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A Fine Kettle of Fish! (bones)

August 17, 2014

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The title of this post is somewhat deceptive, as my first semester winds down at the Culinary Institute of America I’m really having a great time. As I mentioned in my previous post there are some challenges, but I’m happy to report that in spite of my lifelong fear of “all things math”, classes are going quite well! As of today I’m sitting on a solid B in Culinary Math with high hopes of turning that into a real life A!! (after the final exam is graded) Of course there are lots of numbers and tons of studying to do for the final, but between my “team of tutors” and my collection of lucky pencils things look pretty rosy on the old culinary math horizon.

We have learned quite a bit in the kitchen since the last time I’ve posted. We continue to practice the classic sauces and “small sauces.” One that I have found the most fun to work with and of course the most challenging is hollandaise. While I don’t like the flavor by itself it does transform food into amazing delicious creations. Ohhh! And taking Béchamel into Mornay might be my favorite. There’s something about cheese…

There was also pasta day. I’ve made fresh pasta at home a few times but making it “the CIA way” always takes things to a better, more refined level. I adore learning the details- the small and sometimes large pieces I’m missing. I am (almost) always pleased with the results. The pasta was delicious! We ate a little at school, and I took the remainder home for dinner. YUMMMMM! It’s not all cooking in the kitchen-there are days when we spend a few hours on “product knowledge.” In the first semester  this is learning all about produce; how to select it and what it ‘s uses are. Chef Sartory gathers us all around a huge farm table and we taste as he talks about each product and their varieties. It’s interesting to see how different students who have not seen or tasted some of the produce get excited (sometimes not so excited) to try what’s new to them, rhubarb (raw) offered a few particularly hilarious moments!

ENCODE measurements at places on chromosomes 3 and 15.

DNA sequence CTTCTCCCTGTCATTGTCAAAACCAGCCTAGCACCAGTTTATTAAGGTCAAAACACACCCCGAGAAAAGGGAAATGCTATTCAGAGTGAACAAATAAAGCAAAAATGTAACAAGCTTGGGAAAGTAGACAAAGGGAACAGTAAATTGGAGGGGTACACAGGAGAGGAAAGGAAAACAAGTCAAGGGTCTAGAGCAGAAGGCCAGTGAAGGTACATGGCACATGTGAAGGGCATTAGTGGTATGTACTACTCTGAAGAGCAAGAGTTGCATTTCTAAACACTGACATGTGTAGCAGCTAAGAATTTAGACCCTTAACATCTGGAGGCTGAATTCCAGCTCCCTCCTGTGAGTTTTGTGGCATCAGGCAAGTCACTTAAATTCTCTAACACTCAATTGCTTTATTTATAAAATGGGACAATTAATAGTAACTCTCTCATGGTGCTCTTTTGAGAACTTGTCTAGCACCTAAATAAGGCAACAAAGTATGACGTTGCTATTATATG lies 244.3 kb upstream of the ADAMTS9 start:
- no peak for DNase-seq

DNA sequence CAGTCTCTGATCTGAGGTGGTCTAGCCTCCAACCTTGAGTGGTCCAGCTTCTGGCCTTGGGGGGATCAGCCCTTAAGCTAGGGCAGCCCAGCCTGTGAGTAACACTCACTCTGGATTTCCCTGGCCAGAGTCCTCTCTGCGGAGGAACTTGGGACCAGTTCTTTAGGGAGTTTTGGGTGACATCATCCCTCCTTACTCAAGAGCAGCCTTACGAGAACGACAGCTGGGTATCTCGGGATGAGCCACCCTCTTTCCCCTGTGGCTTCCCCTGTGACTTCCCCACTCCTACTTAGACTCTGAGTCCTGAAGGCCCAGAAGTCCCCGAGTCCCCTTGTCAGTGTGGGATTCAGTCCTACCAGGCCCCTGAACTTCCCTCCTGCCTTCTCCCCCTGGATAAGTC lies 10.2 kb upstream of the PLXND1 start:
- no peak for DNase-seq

There were a couple of breaks from all of the studying and books, we took field trips! One of the most beautiful places that we visited was Bluebonnet Hydroponic Farms. We met with the owner David Anderson, “the gentleman farmer” and he took us on a tour of all of their greenhouses. If you’ve ever bought fresh live basil in the South it was probably from Bluebonnet Farms. They have an amazing operation growing basil, lettuce, micro greens. You can see in the photographs I shot there how incredible it is. I’ve never seen so much basil in one place! And you can’t even imagine the fragrance!

We also went to Sysco food services of Central Texas. Sysco is the distributing company for food and dry goods used by many commercial kitchens. It’s a massive operation. The New Braunfels, Texas location is the largest distribution center in the corporation. It was quite interesting; there were robots in HUGE warehouses, a couple of test kitchens, and I got to meet Robert Irvine of the food network! He’s much taller than I expected! ;-) We also visited Chef Sartory’s personal garden. It was wonderful to see how so much food can be grown in a small space and yield enough to feed several families. Urban gardening truly is the future of “eating local.”